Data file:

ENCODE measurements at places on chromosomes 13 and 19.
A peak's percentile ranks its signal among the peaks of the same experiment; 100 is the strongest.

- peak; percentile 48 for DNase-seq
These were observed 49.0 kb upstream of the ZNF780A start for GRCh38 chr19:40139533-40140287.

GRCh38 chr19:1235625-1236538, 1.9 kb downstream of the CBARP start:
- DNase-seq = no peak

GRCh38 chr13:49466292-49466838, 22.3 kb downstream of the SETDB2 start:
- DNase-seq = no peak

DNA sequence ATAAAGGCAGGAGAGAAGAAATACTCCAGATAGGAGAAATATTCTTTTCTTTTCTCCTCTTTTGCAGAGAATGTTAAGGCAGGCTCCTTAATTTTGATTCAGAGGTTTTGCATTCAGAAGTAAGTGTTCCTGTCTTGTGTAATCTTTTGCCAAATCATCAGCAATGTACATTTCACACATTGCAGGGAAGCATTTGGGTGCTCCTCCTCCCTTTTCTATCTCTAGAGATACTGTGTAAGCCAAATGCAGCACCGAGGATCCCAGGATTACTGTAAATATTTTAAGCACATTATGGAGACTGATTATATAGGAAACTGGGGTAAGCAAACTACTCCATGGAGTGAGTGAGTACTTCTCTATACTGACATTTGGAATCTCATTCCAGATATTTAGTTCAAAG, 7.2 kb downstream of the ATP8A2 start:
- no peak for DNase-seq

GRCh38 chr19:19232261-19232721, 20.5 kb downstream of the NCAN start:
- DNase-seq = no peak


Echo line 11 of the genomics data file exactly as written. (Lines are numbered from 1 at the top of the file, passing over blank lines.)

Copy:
GRCh38 chr19:19232261-19232721, 20.5 kb downstream of the NCAN start: